Driving County Roads

An on line journal sharing my views. The content reflects my background as a rural person employed in agriculture and as a retired elected official of local government.

Thursday, September 01, 2011

4-H in Iraq

We don't often read about the positive things that have happened because of our involvement in Iraq. Schools have been built, roads, other infrastructure. But some feel good actions do not make the top of the newspaper columns.

Mary Kerstetter is an employee of the Natural Resources Conservation Service (NRCS) who spent two years in Iraq and started 42 4-H clubs with over 1,100 members. She was a typical district conservationist with the NRCS and she worked in New York State. She was one of those government employees who occasionally come under fire - because the government has too many of them. She volunteered to spend two years in Iraq and share her expertise.

When she got there, she found that help was needed in the area of sheep husbandry. Sheep are the most prevalent specie of livestock in Iraq. She found herself going back to many of the skills and training she had acquired while she was a 4-H club member. The thought occurred to her that she should try to start 4-H clubs in Iraq. She applied for a couple of grants and used the funds for translated versions of 4-H teaching materials, grain, shears, sheep and more. She got help from local people who wanted to see learning experiences for the Iraqi youth. In 2009 they started two sheep clubs with members being boys and girls ages 12 to 14. More than 60% of the children were orphans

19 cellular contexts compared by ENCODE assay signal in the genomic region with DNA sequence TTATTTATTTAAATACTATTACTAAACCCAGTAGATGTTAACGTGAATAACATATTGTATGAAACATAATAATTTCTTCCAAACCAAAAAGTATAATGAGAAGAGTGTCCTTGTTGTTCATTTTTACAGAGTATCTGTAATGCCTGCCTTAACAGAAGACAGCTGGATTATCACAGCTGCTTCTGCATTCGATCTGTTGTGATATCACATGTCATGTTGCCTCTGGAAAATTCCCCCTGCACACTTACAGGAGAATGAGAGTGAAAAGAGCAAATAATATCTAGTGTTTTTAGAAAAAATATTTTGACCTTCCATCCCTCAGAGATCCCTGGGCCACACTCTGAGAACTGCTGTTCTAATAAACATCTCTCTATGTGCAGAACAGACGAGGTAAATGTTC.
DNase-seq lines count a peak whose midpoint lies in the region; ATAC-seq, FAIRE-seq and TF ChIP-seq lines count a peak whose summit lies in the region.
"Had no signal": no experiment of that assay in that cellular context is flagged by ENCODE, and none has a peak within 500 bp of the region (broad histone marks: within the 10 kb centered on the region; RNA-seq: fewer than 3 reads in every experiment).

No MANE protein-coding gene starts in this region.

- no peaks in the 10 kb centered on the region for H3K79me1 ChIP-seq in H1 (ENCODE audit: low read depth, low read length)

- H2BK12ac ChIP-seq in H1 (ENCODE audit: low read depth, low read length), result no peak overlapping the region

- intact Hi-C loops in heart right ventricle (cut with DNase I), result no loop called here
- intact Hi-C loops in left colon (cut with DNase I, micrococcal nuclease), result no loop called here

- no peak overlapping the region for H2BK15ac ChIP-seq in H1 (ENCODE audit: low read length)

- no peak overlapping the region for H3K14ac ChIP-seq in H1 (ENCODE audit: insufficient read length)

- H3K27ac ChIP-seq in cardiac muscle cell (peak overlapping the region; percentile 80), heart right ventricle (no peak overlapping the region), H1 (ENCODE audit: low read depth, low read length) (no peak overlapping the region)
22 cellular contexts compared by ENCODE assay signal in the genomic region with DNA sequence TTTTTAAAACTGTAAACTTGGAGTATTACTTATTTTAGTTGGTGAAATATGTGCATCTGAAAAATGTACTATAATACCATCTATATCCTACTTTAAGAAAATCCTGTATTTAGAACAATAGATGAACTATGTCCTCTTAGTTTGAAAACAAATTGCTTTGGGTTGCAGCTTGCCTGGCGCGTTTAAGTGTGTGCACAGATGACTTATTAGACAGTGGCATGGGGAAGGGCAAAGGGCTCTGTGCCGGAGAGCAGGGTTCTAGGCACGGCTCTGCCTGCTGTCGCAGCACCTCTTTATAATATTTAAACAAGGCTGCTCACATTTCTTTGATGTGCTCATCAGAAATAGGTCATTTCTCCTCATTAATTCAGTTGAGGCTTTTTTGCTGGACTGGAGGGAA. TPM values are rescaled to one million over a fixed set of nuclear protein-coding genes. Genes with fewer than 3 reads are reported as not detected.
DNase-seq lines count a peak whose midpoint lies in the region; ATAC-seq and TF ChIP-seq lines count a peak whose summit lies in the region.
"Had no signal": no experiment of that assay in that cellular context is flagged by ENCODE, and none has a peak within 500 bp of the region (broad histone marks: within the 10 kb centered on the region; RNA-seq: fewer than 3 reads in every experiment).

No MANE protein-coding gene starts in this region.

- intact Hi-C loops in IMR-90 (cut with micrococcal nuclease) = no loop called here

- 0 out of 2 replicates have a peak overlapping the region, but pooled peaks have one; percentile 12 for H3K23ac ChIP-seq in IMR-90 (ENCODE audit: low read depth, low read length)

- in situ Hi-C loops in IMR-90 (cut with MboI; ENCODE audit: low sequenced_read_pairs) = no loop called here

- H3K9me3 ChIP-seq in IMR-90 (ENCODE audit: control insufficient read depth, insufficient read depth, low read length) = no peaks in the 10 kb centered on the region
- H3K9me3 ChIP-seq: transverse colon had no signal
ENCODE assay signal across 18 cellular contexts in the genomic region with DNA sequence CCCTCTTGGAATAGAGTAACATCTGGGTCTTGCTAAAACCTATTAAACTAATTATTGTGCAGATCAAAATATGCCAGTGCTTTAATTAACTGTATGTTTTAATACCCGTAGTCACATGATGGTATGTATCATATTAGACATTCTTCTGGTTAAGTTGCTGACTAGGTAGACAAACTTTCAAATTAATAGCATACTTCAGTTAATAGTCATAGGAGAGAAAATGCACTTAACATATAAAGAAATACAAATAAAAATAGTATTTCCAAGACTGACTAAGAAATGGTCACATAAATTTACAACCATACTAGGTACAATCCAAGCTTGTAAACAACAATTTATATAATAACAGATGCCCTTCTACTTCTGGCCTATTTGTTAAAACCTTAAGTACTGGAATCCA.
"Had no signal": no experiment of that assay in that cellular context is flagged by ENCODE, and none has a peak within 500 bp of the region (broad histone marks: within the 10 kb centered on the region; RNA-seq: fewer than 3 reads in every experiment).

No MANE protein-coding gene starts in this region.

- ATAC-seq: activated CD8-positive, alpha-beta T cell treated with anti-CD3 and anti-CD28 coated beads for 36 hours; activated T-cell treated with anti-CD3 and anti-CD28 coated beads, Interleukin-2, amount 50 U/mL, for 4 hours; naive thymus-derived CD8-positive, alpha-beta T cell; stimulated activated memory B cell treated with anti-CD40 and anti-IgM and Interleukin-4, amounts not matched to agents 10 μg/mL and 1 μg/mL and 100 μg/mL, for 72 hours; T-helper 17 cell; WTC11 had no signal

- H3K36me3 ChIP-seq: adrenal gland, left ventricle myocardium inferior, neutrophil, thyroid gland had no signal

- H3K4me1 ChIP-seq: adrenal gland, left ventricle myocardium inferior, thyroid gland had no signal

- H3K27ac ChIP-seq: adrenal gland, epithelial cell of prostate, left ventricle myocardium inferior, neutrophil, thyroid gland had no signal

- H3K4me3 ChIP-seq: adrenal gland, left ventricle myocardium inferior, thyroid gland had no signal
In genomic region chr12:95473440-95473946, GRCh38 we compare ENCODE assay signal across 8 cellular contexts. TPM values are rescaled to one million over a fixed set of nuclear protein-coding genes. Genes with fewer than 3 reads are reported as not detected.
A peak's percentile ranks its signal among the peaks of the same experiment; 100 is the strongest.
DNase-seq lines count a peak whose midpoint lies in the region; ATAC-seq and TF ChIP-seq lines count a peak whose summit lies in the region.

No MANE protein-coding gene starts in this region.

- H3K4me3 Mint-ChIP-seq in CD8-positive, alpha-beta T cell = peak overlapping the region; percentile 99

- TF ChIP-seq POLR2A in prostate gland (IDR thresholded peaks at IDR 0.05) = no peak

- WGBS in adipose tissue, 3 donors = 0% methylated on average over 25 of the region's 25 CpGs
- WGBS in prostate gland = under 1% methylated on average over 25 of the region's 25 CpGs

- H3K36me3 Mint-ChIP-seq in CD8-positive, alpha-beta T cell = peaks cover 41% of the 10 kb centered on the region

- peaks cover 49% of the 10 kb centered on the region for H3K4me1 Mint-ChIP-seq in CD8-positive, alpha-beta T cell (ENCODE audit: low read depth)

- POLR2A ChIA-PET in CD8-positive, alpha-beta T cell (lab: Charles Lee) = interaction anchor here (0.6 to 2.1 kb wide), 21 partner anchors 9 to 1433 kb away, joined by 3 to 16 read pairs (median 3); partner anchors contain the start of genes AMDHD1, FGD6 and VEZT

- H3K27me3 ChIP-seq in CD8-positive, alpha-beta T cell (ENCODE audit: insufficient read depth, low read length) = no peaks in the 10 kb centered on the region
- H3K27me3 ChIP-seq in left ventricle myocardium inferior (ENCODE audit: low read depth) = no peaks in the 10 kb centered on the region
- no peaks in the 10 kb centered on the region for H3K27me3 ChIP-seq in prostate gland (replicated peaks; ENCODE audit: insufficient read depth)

She volunteered for one more year and saw the program expand so that by the time she returned to the United States, there were 1,100 4-H members, a national 4-H web site, trained local leaders, and a national 4-H organization.

It is obvious that this U.S. government employee has made a big difference to the young people of Iraq and they will benefit all of their lives from the 4-H teaching technique "learning by doing". end


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